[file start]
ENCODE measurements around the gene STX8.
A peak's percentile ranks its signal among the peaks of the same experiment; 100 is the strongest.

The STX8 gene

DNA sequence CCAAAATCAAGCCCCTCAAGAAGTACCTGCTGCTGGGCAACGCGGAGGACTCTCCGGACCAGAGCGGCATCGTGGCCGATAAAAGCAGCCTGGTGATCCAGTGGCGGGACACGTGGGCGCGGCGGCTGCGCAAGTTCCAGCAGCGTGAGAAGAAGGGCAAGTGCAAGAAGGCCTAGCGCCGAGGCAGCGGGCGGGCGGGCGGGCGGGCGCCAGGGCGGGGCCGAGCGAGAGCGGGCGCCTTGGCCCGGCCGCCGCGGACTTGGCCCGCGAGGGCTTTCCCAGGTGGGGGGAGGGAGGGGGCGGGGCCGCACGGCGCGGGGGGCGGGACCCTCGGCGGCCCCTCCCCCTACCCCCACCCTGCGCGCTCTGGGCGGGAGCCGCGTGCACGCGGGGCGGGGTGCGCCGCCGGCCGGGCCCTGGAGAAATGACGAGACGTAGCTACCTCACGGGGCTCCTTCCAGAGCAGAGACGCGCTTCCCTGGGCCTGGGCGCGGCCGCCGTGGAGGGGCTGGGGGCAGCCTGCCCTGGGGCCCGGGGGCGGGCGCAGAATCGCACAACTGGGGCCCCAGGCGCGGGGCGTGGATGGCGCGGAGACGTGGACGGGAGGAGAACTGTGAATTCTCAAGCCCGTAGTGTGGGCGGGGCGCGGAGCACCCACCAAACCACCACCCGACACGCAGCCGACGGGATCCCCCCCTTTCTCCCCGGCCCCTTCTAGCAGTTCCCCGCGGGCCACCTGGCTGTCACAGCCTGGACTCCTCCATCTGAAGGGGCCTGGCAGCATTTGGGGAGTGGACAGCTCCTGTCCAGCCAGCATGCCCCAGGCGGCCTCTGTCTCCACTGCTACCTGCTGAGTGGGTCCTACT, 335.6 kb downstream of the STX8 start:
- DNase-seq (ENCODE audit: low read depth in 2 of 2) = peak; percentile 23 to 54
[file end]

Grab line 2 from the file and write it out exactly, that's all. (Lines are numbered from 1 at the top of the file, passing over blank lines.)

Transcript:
A peak's percentile ranks its signal among the peaks of the same experiment; 100 is the strongest.